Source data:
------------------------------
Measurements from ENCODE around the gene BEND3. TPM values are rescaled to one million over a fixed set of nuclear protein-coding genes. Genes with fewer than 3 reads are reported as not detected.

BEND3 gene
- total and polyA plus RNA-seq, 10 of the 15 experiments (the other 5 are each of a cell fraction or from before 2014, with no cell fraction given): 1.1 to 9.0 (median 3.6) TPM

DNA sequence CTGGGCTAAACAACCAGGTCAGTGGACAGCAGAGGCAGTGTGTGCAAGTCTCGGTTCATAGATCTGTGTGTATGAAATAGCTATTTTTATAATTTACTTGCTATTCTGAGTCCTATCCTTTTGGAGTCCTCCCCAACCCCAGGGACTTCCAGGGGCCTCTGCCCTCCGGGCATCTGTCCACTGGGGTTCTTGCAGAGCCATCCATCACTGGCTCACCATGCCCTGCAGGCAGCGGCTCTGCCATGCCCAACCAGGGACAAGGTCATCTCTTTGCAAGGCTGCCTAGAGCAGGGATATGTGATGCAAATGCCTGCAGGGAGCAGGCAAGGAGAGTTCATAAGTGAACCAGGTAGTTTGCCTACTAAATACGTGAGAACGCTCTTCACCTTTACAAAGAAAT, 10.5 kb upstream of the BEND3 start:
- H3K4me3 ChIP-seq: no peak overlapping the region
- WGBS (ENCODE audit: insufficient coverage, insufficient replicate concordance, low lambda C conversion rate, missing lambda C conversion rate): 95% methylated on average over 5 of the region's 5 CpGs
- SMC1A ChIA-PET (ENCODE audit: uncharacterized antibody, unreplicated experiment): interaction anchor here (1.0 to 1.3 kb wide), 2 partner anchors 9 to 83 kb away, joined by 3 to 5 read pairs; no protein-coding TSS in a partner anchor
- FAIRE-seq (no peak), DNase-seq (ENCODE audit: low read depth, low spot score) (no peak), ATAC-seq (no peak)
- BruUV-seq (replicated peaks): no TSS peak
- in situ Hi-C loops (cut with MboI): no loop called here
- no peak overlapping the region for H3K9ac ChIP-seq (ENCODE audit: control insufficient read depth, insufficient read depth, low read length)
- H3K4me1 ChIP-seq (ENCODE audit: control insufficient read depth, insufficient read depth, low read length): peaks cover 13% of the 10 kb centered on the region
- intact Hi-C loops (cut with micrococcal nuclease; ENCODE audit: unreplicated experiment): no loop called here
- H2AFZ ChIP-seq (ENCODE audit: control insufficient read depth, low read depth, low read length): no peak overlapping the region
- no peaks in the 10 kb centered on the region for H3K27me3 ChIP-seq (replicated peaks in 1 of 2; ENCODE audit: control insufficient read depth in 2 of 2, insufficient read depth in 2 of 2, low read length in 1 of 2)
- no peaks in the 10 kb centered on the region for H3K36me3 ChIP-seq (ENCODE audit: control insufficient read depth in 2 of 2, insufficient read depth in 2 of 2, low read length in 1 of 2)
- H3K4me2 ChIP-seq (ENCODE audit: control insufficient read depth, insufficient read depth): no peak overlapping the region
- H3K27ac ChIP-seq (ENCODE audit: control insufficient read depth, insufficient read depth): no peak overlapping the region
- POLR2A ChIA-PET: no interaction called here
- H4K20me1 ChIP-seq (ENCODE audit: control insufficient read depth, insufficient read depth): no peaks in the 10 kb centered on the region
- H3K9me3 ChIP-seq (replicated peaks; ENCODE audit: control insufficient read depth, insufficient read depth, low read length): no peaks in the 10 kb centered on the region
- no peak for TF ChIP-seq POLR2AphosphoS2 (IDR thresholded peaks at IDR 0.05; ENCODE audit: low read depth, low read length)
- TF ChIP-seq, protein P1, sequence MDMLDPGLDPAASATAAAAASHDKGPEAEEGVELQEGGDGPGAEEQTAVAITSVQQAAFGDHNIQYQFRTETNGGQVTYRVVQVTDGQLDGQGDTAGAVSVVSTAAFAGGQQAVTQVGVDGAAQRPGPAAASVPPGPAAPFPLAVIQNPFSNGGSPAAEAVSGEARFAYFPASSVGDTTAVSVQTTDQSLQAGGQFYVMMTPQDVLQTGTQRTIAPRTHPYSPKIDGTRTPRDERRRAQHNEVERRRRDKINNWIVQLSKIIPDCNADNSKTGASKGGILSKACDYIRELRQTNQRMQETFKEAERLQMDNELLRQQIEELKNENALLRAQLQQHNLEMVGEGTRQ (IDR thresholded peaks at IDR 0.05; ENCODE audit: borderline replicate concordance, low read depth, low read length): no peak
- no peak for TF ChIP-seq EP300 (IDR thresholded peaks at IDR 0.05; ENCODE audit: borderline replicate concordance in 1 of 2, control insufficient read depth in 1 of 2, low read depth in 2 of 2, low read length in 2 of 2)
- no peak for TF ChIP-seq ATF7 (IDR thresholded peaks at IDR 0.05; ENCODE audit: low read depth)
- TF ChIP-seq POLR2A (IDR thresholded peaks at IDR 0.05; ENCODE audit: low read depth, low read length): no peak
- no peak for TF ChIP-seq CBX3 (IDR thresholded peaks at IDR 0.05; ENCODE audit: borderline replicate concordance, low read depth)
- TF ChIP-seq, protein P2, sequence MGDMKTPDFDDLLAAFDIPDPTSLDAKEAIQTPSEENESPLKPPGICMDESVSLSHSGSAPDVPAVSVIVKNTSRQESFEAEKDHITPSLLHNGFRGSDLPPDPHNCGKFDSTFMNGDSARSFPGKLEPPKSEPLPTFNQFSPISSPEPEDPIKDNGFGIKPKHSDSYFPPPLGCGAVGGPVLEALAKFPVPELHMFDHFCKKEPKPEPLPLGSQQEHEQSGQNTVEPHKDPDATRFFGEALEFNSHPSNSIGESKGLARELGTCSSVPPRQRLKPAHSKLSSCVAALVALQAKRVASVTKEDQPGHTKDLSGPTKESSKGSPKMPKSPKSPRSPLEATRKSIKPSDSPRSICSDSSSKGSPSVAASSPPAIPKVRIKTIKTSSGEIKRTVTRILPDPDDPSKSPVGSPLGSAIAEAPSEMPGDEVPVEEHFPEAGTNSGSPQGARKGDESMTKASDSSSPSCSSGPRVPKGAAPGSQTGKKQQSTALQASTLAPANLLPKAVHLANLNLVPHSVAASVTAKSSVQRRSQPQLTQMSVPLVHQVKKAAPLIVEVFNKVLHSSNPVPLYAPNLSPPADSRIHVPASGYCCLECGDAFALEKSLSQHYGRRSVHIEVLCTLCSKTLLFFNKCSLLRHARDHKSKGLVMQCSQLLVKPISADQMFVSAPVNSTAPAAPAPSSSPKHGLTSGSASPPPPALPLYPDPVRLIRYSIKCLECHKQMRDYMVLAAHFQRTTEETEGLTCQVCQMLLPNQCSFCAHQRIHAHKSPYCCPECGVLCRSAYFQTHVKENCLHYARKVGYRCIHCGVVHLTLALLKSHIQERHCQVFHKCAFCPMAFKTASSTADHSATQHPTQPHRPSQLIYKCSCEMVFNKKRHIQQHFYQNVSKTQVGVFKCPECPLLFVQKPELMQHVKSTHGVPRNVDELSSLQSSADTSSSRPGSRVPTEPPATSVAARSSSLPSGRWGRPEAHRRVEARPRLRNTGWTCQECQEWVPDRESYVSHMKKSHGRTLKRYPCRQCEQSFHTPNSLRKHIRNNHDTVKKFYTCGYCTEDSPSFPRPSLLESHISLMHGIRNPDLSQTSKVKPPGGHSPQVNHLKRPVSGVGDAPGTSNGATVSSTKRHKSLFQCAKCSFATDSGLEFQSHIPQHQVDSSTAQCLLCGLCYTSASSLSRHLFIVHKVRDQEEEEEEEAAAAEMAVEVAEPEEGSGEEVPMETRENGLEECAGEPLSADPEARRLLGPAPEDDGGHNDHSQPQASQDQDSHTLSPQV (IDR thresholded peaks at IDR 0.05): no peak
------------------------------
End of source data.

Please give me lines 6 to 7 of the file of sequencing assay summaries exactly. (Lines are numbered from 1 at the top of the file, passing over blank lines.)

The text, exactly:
- WGBS (ENCODE audit: insufficient coverage, insufficient replicate concordance, low lambda C conversion rate, missing lambda C conversion rate): 95% methylated on average over 5 of the region's 5 CpGs
- SMC1A ChIA-PET (ENCODE audit: uncharacterized antibody, unreplicated experiment): interaction anchor here (1.0 to 1.3 kb wide), 2 partner anchors 9 to 83 kb away, joined by 3 to 5 read pairs; no protein-coding TSS in a partner anchor